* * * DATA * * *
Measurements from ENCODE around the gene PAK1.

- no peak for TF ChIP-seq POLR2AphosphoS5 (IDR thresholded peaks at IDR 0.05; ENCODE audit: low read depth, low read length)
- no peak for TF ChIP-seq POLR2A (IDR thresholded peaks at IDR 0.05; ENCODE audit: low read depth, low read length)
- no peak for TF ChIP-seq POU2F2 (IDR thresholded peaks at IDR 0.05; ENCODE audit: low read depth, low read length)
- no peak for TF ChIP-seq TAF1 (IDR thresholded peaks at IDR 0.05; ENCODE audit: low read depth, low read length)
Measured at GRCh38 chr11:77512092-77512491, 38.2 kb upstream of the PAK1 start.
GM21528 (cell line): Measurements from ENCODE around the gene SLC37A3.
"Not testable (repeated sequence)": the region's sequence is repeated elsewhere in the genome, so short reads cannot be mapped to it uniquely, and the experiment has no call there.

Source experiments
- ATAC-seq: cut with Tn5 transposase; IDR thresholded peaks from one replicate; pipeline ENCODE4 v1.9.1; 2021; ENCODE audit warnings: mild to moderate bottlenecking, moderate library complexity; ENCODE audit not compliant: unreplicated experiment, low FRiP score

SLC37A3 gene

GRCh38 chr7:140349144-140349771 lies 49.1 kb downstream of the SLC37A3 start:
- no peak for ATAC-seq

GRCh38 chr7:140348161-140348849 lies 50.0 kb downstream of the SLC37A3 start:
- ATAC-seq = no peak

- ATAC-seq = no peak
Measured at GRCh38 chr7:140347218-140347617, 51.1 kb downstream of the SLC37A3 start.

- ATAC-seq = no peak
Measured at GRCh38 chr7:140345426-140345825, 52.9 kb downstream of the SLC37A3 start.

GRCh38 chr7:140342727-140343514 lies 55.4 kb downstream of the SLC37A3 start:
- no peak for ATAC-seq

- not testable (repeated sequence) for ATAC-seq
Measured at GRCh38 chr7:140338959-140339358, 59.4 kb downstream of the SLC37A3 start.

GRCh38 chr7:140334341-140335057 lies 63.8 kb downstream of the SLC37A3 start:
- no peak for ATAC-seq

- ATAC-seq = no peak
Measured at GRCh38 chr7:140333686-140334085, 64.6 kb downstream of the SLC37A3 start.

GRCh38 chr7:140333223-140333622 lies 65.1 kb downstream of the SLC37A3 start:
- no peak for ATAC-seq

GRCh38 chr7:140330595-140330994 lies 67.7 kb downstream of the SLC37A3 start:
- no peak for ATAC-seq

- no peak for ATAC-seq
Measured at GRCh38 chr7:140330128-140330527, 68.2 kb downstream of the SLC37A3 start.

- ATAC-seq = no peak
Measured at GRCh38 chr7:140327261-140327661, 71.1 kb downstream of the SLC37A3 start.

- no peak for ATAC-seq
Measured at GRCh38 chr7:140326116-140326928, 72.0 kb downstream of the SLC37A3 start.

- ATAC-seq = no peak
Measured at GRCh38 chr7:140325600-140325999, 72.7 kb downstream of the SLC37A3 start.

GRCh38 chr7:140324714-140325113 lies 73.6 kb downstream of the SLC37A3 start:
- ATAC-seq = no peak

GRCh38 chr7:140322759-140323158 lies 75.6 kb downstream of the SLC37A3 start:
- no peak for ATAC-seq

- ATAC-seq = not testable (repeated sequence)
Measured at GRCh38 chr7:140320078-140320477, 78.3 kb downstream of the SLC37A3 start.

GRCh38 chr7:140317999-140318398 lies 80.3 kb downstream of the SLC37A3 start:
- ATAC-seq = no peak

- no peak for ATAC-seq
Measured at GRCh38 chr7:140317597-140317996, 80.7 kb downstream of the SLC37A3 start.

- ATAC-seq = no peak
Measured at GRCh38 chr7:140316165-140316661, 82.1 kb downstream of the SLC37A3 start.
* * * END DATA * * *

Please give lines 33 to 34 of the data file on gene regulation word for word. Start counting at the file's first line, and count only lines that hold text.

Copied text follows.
Measured at GRCh38 chr7:140330128-140330527, 68.2 kb downstream of the SLC37A3 start.

- ATAC-seq = no peak